Cambridge, MassPosition interviewing for:
Portfolio manager associate
Not long after I graduated from college, I landed an interview at a big, prestigious investments firm. I got an email from HR asking for my SAT scores and school transcripts. I thought the SAT request was a bit odd, but figured my scores would only help me, so I sent in the scores, and a day or two later was asked to come in for some "testing" -- at most it would last "two or three hours." I was pumped; I went in the next Friday at 7:45 a.m., ready to show them what I could do.
After taking timed math, statistics and verbal tests till 10:00 a.m. I was invited to talk to a member of the team. Then I was invited to talk to another. This process was repeated until well into the afternoon, by which time I had talked to over a half dozen people. Each of these people grilled me with brain teasers (how many ping pong balls fit in a 747, what's the distance in degrees between the hour and minute hands at 3:15 on a clock face) and complex financial questions (explain how gamma and delta interact in an out-of-the money European option, explain how the concept of negative convexity will affect this MBS' price in an environment of decreasing interest rates) and on and on. As the interview was ending, I noticed the sun was setting. I realized I had been there for over 10 hours.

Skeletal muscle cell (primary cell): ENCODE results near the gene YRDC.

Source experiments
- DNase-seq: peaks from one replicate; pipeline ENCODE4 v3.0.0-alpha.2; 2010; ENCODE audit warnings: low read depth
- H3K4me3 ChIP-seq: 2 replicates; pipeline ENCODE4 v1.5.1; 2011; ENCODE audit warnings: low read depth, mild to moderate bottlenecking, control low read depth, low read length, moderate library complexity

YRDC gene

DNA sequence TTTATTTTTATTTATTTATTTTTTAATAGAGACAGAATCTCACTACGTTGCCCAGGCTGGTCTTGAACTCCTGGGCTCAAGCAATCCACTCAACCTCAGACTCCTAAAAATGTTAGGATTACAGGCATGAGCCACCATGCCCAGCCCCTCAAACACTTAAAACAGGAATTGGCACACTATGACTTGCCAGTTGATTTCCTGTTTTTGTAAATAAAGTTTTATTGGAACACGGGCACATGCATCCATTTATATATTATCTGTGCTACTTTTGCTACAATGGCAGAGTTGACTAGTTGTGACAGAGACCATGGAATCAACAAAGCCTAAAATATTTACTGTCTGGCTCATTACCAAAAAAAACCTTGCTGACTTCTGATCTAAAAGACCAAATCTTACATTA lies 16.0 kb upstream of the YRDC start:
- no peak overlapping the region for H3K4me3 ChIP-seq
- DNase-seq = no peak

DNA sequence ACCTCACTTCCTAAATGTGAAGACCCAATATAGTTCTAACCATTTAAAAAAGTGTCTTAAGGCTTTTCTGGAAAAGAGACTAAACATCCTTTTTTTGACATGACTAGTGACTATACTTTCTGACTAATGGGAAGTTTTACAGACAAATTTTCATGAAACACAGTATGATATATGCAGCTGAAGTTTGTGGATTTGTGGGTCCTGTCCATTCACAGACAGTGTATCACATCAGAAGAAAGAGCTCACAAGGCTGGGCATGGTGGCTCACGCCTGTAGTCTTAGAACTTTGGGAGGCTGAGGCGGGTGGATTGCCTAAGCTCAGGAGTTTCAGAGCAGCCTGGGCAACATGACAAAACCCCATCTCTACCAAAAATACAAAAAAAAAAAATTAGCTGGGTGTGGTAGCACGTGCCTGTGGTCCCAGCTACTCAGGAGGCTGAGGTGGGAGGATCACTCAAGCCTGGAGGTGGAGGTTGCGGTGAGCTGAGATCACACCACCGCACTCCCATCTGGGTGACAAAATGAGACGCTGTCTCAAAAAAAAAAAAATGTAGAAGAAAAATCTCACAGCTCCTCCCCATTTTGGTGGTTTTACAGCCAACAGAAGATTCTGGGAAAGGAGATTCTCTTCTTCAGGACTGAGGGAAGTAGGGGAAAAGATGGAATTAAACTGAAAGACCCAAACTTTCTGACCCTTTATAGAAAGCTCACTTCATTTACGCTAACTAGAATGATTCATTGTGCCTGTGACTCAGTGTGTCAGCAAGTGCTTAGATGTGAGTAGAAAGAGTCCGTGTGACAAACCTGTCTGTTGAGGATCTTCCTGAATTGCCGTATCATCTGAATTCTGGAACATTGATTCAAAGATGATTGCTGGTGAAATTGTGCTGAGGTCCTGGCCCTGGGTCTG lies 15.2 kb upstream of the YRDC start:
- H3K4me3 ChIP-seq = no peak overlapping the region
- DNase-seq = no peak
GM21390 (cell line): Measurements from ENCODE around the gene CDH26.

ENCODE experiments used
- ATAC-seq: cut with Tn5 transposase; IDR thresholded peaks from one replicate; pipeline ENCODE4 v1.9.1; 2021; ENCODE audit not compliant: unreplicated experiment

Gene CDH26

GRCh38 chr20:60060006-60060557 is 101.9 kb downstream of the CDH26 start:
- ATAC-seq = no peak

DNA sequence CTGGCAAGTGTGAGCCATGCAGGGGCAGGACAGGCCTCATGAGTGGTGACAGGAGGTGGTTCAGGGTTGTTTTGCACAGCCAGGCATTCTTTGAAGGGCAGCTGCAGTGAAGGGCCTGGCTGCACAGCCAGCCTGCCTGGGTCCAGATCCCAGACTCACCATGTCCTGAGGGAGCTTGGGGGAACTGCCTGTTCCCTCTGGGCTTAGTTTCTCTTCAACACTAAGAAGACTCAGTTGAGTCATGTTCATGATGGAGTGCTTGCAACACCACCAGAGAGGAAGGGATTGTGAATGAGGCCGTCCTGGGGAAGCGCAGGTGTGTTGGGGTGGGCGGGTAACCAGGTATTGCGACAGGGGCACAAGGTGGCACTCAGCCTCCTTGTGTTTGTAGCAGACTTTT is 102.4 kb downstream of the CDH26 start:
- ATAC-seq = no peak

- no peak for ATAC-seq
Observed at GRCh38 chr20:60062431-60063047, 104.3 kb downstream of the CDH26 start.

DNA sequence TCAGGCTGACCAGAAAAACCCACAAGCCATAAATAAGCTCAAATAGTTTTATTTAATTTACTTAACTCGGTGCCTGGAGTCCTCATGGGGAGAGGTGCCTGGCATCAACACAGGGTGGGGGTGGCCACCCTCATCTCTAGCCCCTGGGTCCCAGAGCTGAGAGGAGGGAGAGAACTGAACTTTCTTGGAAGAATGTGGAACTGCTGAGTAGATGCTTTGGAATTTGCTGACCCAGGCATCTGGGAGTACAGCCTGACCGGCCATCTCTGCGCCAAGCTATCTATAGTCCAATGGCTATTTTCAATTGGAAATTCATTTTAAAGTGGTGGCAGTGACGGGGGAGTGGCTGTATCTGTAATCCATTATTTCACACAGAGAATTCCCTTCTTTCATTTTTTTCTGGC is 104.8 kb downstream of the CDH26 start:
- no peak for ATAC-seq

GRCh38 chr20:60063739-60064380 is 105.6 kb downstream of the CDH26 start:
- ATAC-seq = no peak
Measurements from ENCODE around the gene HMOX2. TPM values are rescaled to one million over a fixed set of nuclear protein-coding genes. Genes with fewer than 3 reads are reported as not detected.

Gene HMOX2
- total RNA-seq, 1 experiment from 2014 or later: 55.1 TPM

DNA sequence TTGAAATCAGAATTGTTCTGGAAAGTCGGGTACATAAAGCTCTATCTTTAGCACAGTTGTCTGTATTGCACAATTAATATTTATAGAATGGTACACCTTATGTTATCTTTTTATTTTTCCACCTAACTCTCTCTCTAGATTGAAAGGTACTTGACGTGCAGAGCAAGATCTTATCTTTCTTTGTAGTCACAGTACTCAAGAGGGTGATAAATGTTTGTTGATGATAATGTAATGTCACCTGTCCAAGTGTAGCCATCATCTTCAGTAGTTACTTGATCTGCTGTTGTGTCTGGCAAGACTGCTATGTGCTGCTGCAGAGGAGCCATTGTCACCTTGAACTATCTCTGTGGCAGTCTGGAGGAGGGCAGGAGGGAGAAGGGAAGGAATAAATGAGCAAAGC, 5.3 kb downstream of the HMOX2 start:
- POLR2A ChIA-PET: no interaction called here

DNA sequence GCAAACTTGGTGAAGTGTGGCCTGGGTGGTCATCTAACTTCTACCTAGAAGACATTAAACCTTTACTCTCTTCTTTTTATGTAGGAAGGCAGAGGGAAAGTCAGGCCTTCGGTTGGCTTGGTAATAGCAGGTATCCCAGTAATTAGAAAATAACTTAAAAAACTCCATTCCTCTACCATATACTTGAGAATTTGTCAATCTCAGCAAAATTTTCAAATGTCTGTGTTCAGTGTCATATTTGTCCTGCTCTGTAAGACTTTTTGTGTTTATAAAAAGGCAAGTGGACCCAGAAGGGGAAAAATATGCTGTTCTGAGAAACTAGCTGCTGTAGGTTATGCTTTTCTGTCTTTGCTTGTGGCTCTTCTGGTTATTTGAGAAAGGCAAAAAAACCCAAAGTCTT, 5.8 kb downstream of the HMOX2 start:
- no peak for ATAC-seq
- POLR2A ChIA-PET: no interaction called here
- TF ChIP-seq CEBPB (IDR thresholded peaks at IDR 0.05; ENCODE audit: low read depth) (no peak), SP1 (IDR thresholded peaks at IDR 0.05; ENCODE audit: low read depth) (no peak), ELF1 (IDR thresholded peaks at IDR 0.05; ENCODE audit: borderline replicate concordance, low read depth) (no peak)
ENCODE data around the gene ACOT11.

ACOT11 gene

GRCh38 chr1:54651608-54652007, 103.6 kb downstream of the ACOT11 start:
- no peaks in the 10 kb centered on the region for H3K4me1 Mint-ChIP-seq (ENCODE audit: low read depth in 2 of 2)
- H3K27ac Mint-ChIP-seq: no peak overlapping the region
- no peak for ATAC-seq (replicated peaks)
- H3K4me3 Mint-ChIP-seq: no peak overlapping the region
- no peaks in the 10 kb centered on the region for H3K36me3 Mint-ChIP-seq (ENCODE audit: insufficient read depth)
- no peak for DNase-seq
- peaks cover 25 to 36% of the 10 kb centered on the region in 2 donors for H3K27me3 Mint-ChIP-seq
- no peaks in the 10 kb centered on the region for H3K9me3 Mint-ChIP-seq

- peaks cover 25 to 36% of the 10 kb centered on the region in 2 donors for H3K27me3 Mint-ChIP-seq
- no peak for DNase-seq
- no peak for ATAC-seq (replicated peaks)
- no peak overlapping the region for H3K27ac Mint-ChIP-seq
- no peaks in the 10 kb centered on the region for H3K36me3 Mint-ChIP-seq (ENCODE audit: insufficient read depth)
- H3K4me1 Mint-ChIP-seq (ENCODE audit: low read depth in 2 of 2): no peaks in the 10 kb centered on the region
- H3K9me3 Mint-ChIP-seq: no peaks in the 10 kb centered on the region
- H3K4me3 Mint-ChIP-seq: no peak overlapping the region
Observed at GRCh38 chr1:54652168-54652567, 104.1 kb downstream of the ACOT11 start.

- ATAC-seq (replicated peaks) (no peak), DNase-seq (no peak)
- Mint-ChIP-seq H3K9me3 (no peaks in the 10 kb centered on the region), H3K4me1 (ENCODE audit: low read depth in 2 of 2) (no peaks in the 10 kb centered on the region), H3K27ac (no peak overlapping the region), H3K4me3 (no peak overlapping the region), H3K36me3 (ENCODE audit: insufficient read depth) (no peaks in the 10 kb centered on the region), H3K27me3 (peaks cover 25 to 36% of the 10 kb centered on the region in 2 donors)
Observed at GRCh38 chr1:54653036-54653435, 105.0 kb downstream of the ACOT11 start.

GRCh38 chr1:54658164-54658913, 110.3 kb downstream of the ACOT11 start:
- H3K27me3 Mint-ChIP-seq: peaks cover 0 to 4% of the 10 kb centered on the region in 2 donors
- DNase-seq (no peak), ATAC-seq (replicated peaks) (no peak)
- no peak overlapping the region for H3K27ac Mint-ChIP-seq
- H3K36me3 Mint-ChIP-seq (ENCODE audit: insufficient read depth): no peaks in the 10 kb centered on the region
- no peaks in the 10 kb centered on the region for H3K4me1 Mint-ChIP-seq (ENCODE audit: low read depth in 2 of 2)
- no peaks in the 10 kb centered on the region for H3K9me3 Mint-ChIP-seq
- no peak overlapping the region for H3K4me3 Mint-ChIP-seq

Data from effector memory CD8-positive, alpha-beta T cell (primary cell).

After two more rounds of interviews and extensive reference checking, they offered me the job. Later I would find out they put dozens of candidates through this process for just the one position, most of them never heard from the company again. I shuddered at the thought of the tens of thousands of hours of misery they inflicted to fill all of the department's positions.NEXT: Clothing calamity